The Magazine

A TALE OF THE NEW CHINA

What I Saw at the American Embassy in Beijing

May 24, 1999, Vol. 4, No. 34 • By ETHAN GUTMANN
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About 500 student demonstrators stood in front, with long red and gold banners and hand-painted signs: USA go to hell, F -- USA, US Killer, F -- NATO, NATO=Nazi. The chants were translated for me: PLEAD GUILTY! U.S. KILLER! GO HOME! MURDERERS! U.S. PIGS GO HOME! -- COME OUT COME OUT OR WE'LL GO IN! AMBASSADOR COME OUT! PEOPLE'S REPUBLIC OF CHINA BANZAI! Very loud and high-pitched, over and over, led by an individual with a megaphone. The screaming would change pitch and pace every minute, and when it did, the faces would relax -- were they having fun yet? Their eyes smiled yes. Then the megaphone organizer would start pumping his arms, and the teeth would retract, and the mouths would start, and the testosterone would pump, and the eyes would start rolling. All in precision drill and extremely responsive to orders, as if they were being given mild electric shocks. Still, the holiday atmosphere prevailed -- after all, this is the pure, angry, righteousness-defining moment that college students the world over dream of! But in China, for ten long years nothing -- and now this!


No one touched us, no one shoved, and yet, behind the police, behind the fence, inside the court-yard was a flag -- mine -- and a plot of land, safe land. Yet I felt heady and faint just for being here: the capital of next century's Superpower, the center of the world for a day, its youth, Borg-like in their unified loathing of our flag and our little plot.


After a while, when the chanting lost its steam, the megaphone leader would strike up a short sing-along of the national anthem. This was the signal to leave, to shuffle along and give the next university its chance to demonstrate.


The cycle continued, fresh waves of students, monotony. Several British journalists discussed the numbers: They felt it was low, about 3,000; in a kind of Chinese scarf trick, the same student groups kept reappearing after an hour or so. The students, when isolated and interviewed, were naively forthcoming; the university authorities had told them to come, told them to make banners, arranged the buses. The whole demonstration was canned, and yet . . .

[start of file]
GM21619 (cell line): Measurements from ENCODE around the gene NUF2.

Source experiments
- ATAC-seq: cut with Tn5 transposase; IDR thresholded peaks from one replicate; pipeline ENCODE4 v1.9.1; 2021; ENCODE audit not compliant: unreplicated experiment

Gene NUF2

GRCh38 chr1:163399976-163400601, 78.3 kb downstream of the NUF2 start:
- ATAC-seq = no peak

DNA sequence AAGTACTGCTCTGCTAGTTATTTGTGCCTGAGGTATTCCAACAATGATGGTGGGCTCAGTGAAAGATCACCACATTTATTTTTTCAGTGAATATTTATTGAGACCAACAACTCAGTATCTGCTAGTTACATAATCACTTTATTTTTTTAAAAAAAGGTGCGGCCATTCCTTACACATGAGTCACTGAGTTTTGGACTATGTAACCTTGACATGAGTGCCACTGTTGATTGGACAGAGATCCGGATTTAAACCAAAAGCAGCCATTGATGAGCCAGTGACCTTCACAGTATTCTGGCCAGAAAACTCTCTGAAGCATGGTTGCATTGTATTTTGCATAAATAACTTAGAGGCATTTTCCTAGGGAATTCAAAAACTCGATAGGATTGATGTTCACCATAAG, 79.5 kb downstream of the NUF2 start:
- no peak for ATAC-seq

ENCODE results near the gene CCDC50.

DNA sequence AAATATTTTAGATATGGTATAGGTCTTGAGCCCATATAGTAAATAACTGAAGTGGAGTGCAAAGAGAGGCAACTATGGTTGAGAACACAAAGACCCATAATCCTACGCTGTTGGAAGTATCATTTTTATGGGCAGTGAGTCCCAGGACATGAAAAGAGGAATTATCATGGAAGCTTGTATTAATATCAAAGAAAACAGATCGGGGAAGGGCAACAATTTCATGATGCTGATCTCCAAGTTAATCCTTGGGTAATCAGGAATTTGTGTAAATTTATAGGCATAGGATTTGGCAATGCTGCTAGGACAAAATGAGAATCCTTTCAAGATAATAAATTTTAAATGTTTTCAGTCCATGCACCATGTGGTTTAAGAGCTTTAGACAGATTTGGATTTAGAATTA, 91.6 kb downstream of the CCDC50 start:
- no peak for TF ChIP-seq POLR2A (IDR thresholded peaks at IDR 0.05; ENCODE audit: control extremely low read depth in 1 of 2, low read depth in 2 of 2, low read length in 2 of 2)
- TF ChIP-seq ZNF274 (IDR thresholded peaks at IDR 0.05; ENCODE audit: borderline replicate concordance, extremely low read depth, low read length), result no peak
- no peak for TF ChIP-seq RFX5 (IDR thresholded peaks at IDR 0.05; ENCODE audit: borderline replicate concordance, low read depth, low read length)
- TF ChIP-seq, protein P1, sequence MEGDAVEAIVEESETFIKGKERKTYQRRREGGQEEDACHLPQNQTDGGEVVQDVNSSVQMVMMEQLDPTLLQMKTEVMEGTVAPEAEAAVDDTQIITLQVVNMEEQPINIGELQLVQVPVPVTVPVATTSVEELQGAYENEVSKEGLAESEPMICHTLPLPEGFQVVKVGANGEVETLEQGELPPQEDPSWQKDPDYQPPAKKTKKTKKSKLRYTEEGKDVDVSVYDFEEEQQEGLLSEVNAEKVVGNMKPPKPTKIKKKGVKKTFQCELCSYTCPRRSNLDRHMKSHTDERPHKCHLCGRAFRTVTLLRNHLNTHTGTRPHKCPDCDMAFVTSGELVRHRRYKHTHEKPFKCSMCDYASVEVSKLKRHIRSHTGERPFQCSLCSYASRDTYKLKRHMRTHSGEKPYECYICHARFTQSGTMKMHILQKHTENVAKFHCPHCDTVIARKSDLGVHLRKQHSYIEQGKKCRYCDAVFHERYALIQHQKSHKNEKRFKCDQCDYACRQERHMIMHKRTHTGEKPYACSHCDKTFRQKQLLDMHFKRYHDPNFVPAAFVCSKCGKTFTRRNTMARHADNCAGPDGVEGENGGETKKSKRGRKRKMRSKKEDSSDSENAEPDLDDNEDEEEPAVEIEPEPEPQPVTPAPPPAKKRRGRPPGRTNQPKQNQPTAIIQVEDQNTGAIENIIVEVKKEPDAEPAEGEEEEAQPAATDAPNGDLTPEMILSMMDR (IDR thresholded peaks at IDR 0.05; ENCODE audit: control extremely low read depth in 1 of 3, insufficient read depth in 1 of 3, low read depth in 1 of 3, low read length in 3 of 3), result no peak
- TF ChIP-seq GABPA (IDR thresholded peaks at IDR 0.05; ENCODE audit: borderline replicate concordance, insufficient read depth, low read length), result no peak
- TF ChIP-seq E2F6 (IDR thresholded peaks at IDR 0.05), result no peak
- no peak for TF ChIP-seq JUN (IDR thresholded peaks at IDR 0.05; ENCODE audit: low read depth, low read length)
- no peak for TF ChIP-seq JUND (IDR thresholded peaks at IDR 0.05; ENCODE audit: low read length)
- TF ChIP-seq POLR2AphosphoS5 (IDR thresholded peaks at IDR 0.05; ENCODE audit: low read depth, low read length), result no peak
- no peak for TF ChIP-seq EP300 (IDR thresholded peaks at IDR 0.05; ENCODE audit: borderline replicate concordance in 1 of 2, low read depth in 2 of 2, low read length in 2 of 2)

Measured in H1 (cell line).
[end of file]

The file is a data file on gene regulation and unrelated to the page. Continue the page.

Fresh chanters had started from Beijing University. As the major instigators of Tiananmen, they had a legacy to uphold. Their demonstration went through the cycles, the patriotic song drifted off, time to leave, but suddenly someone sat. Immediately, 50 more sat, and then the rest, with the organizer yelling impotently. From the moment of arrival in Beijing, I had always sensed the weird political static electricity that seemed to surround Chinese crowds -- a split-second deterioration of the rules, a tendency for aggression to flip, unpredictability. As one China hand had put it to me, "If left to their own devices, would the Chinese people have Li Peng hanging from a lamp post within ten minutes?"


The Beijing U. students sat down, and we wondered, were we present at the birth of a new Tiananmen? Just as quickly, it became clear that they were the wrong cast: too young, too well scrubbed, and too neophyte. Pleased, excited by their own petty audacity, they stayed put for a minute, and then the Tiananmen wannabes were herded off. The cops doubled in front of the embassy and locked arms. I told Betsy to conserve our film.


Next up, Qinghai U., "the MIT of China," was back. The chanting reached a fever pitch, and then a lull . . . something flew out of the crowd and crashed against the embassy. Whoops of joy. Then another, then another, sounding like bugs crashing on a windshield. Now we could see the hands releasing the chunks of concrete. The lamps topping the fence were quickly destroyed . . . the cops impassive.


And the day was really over, and a night of destruction of the embassy and sport was beginning. I groggily realized that my new TV show was probably gone, maybe my job, too . . . that I was reduced, but also less compromised. After ten years the State was showing its fist to the world again, not just to a few China watchers and China hands.


The rest, you know. But how could I have known what would follow? The non-stop xenophobic and racist exhortations on TV, with weeping relatives of the dead in Belgrade holding bloody clothes to their chests. The total blackout of American statements of explanation, apology, regret. The cancellation of all American movies and music. The burning of the Chengdu consulate. The anti-American war films in the afternoon. The beating of journalists. The sanctioned racism on the streets. The condescending "tolerance" at work. My slowly awakening comprehension of the leadership struggle that manufactured many of these events. Most of all, the feeling that something had shifted under my feet.


China was discarding the foreign devil, like a used shell dropping off a cicada's back. Fun was fun, but all around us, the wings were suddenly beating way too fast.




Ethan Gutmann is a television producer living in Beijing.